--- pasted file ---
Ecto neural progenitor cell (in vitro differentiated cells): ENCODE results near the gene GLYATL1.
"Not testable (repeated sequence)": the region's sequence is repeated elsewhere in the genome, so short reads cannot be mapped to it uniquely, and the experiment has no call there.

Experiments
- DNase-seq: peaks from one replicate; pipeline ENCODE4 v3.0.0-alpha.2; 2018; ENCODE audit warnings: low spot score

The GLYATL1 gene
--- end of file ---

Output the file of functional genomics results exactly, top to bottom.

Ecto neural progenitor cell (in vitro differentiated cells): ENCODE results near the gene GLYATL1.
"Not testable (repeated sequence)": the region's sequence is repeated elsewhere in the genome, so short reads cannot be mapped to it uniquely, and the experiment has no call there.

Experiments
- DNase-seq: peaks from one replicate; pipeline ENCODE4 v3.0.0-alpha.2; 2018; ENCODE audit warnings: low spot score

The GLYATL1 gene